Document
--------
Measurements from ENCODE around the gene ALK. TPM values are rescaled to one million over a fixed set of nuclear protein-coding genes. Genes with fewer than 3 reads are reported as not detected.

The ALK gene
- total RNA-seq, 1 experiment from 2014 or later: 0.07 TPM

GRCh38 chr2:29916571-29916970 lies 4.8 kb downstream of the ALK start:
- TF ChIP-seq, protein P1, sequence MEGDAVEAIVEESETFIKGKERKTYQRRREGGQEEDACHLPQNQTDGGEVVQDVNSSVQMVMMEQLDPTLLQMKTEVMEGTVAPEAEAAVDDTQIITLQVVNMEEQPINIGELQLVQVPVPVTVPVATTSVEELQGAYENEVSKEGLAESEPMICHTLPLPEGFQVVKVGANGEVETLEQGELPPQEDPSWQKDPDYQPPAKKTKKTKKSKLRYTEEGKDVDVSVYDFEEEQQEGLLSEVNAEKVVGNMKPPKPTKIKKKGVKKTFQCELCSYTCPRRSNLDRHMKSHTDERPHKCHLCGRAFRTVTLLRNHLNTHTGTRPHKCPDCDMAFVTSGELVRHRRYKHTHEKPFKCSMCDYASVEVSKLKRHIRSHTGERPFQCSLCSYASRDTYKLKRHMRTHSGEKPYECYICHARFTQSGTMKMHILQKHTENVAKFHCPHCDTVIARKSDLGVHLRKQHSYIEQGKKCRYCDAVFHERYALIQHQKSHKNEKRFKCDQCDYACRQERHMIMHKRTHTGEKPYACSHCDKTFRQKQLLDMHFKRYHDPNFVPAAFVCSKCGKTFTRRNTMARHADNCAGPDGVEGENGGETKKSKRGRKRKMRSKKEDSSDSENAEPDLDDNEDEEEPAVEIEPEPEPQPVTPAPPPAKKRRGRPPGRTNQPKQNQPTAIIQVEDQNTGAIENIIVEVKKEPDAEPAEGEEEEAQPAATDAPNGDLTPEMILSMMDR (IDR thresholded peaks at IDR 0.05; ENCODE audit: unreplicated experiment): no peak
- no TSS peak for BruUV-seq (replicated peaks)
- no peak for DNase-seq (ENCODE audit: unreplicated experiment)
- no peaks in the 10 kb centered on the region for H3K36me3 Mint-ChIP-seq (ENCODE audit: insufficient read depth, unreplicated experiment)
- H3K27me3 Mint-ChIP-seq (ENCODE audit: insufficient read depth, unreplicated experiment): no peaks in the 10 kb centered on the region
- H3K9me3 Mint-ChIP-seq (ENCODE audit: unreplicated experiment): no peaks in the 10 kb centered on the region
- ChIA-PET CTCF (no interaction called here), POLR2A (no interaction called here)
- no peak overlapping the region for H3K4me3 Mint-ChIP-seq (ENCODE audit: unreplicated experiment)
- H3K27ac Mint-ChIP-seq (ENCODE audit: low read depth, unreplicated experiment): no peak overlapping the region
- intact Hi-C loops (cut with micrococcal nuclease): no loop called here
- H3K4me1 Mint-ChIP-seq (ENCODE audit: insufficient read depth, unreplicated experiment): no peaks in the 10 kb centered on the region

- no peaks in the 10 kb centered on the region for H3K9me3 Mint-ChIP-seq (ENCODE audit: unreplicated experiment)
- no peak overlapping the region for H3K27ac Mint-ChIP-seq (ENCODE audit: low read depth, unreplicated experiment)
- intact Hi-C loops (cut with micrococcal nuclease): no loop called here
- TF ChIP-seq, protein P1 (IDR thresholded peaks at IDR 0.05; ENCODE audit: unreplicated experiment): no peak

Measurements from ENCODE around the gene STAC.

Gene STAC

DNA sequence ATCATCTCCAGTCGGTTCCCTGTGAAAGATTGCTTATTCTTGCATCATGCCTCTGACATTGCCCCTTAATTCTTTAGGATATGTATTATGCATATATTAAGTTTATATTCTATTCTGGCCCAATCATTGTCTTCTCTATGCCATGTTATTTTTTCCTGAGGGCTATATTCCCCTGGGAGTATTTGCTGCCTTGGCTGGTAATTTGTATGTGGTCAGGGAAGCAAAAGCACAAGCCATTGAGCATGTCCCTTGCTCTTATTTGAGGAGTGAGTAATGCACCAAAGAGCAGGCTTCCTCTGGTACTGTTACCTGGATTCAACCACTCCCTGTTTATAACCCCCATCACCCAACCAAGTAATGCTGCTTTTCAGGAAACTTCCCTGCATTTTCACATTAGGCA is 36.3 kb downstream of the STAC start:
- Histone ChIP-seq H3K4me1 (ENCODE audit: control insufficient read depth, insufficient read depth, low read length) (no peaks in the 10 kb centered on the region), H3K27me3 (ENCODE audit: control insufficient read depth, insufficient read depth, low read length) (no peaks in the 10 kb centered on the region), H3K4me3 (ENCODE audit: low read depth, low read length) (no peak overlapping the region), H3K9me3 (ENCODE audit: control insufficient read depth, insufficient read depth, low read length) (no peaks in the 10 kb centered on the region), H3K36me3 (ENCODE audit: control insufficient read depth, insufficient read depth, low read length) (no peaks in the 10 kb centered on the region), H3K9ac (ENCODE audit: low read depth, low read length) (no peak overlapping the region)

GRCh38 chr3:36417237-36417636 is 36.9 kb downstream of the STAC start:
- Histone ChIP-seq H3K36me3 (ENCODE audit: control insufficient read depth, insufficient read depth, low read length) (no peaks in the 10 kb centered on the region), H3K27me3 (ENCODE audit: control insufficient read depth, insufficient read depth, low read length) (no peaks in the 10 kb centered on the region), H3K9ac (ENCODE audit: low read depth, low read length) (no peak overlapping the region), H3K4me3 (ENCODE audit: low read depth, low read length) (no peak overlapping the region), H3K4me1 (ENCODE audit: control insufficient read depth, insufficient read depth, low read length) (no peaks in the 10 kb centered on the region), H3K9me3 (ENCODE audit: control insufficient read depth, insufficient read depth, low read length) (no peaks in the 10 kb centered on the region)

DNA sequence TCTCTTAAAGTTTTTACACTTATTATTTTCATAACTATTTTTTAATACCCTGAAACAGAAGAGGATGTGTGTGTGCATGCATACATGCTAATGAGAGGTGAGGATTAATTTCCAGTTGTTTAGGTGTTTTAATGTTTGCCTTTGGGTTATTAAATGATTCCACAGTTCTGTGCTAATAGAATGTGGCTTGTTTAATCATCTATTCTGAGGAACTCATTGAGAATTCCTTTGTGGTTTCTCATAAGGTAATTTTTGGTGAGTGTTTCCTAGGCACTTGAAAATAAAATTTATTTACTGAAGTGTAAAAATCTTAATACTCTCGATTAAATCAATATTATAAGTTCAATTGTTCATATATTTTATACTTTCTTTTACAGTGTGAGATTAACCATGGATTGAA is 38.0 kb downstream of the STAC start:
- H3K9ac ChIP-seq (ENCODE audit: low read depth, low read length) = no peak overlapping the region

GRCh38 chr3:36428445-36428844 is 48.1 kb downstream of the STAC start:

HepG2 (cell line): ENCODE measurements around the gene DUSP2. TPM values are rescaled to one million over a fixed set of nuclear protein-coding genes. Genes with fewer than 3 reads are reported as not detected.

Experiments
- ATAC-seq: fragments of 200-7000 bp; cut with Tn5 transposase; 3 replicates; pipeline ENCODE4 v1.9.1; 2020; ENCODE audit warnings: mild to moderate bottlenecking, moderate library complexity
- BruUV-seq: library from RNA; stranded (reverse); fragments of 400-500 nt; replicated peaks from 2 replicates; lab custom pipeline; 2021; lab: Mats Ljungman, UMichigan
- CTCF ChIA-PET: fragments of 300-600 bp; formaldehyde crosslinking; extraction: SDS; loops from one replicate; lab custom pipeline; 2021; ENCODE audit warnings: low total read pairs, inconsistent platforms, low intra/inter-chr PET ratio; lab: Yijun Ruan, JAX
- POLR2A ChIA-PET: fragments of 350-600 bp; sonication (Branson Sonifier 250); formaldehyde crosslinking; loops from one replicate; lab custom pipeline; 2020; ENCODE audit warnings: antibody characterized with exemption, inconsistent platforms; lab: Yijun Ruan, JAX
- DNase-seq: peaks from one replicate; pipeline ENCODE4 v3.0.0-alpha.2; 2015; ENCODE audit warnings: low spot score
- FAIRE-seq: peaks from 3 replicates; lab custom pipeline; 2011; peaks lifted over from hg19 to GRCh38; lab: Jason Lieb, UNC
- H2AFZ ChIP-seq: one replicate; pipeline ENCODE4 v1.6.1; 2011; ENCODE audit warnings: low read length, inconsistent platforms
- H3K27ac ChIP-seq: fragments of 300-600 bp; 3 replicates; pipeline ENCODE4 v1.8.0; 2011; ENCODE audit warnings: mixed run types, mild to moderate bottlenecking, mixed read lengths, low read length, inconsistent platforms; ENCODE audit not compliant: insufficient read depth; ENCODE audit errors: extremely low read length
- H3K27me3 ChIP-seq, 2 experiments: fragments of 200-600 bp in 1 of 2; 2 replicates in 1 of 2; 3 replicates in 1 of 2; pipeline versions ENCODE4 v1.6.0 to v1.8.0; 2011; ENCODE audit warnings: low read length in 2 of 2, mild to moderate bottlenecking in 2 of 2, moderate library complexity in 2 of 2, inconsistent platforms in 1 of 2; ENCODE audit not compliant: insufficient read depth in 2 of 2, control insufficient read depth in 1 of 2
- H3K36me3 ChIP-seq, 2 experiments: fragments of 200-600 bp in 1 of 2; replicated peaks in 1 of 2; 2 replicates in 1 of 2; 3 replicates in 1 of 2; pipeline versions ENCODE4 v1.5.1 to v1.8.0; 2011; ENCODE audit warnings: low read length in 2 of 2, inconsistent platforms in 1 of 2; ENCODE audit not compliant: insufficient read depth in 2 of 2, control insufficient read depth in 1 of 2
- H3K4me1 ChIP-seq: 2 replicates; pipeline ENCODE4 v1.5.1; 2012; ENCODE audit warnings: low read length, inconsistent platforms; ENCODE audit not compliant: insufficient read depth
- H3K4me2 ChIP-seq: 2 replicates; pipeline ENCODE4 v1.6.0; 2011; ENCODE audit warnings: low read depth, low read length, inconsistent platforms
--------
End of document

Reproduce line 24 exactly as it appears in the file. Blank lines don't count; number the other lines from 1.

GRCh38 chr3:36417237-36417636 is 36.9 kb downstream of the STAC start: